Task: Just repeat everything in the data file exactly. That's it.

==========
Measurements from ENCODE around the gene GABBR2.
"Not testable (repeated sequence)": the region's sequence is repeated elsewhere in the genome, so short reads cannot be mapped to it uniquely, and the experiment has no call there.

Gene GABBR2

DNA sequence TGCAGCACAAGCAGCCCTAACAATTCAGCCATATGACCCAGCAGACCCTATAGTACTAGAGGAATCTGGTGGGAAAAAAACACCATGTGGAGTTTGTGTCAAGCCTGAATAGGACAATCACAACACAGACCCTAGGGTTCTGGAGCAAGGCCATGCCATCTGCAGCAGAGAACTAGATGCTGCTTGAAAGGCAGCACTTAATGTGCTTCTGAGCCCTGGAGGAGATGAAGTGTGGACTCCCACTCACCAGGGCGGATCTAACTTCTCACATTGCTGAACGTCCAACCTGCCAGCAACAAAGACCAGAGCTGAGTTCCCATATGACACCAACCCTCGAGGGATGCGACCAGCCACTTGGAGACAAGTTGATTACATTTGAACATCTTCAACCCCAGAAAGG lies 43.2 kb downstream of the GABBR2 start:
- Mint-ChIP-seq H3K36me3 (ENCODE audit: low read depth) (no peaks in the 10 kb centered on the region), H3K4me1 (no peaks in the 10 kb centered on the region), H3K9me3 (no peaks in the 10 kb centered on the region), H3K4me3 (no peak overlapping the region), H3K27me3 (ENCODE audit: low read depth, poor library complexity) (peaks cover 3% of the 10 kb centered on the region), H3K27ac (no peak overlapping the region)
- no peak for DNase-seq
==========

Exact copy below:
Measurements from ENCODE around the gene GABBR2.
"Not testable (repeated sequence)": the region's sequence is repeated elsewhere in the genome, so short reads cannot be mapped to it uniquely, and the experiment has no call there.

Gene GABBR2

DNA sequence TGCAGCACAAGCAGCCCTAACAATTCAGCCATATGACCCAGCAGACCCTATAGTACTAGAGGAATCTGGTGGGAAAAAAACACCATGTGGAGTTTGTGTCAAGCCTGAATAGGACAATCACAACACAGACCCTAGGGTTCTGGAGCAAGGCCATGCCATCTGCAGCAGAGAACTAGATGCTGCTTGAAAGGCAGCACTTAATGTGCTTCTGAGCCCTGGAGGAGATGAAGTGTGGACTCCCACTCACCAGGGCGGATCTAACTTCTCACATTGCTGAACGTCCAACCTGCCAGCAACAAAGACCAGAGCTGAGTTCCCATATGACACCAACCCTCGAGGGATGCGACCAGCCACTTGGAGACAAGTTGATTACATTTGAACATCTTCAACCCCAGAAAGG lies 43.2 kb downstream of the GABBR2 start:
- Mint-ChIP-seq H3K36me3 (ENCODE audit: low read depth) (no peaks in the 10 kb centered on the region), H3K4me1 (no peaks in the 10 kb centered on the region), H3K9me3 (no peaks in the 10 kb centered on the region), H3K4me3 (no peak overlapping the region), H3K27me3 (ENCODE audit: low read depth, poor library complexity) (peaks cover 3% of the 10 kb centered on the region), H3K27ac (no peak overlapping the region)
- no peak for DNase-seq